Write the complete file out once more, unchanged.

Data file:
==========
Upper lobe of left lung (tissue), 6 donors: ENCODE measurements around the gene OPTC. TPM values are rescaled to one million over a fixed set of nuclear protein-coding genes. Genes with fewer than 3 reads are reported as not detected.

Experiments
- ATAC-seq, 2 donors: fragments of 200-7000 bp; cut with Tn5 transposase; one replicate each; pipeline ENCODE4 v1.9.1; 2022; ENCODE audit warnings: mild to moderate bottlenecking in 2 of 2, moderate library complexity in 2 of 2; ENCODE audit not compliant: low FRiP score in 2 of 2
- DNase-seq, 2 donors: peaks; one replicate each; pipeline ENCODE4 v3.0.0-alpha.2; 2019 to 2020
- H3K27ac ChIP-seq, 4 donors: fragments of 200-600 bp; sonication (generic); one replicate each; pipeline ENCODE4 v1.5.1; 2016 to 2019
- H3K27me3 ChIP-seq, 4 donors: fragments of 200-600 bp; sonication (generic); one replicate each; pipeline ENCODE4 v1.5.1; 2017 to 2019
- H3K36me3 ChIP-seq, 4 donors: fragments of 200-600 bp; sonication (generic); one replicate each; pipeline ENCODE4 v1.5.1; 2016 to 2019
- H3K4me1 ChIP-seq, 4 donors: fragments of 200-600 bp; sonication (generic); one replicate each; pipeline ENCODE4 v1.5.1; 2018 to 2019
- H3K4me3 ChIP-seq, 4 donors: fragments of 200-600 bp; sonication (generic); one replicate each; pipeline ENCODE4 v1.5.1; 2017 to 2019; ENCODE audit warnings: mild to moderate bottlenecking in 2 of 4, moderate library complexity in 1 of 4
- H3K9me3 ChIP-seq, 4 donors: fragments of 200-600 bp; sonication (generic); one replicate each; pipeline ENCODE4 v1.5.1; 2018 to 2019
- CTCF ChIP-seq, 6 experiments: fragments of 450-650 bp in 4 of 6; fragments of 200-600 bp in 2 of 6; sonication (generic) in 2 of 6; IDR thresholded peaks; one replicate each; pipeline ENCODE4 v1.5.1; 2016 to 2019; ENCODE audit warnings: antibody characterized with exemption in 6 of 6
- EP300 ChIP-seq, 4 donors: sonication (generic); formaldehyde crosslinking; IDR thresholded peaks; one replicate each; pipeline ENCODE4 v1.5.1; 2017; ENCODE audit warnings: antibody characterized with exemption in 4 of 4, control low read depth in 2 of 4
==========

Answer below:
Upper lobe of left lung (tissue), 6 donors: ENCODE measurements around the gene OPTC. TPM values are rescaled to one million over a fixed set of nuclear protein-coding genes. Genes with fewer than 3 reads are reported as not detected.

Experiments
- ATAC-seq, 2 donors: fragments of 200-7000 bp; cut with Tn5 transposase; one replicate each; pipeline ENCODE4 v1.9.1; 2022; ENCODE audit warnings: mild to moderate bottlenecking in 2 of 2, moderate library complexity in 2 of 2; ENCODE audit not compliant: low FRiP score in 2 of 2
- DNase-seq, 2 donors: peaks; one replicate each; pipeline ENCODE4 v3.0.0-alpha.2; 2019 to 2020
- H3K27ac ChIP-seq, 4 donors: fragments of 200-600 bp; sonication (generic); one replicate each; pipeline ENCODE4 v1.5.1; 2016 to 2019
- H3K27me3 ChIP-seq, 4 donors: fragments of 200-600 bp; sonication (generic); one replicate each; pipeline ENCODE4 v1.5.1; 2017 to 2019
- H3K36me3 ChIP-seq, 4 donors: fragments of 200-600 bp; sonication (generic); one replicate each; pipeline ENCODE4 v1.5.1; 2016 to 2019
- H3K4me1 ChIP-seq, 4 donors: fragments of 200-600 bp; sonication (generic); one replicate each; pipeline ENCODE4 v1.5.1; 2018 to 2019
- H3K4me3 ChIP-seq, 4 donors: fragments of 200-600 bp; sonication (generic); one replicate each; pipeline ENCODE4 v1.5.1; 2017 to 2019; ENCODE audit warnings: mild to moderate bottlenecking in 2 of 4, moderate library complexity in 1 of 4
- H3K9me3 ChIP-seq, 4 donors: fragments of 200-600 bp; sonication (generic); one replicate each; pipeline ENCODE4 v1.5.1; 2018 to 2019
- CTCF ChIP-seq, 6 experiments: fragments of 450-650 bp in 4 of 6; fragments of 200-600 bp in 2 of 6; sonication (generic) in 2 of 6; IDR thresholded peaks; one replicate each; pipeline ENCODE4 v1.5.1; 2016 to 2019; ENCODE audit warnings: antibody characterized with exemption in 6 of 6
- EP300 ChIP-seq, 4 donors: sonication (generic); formaldehyde crosslinking; IDR thresholded peaks; one replicate each; pipeline ENCODE4 v1.5.1; 2017; ENCODE audit warnings: antibody characterized with exemption in 4 of 4, control low read depth in 2 of 4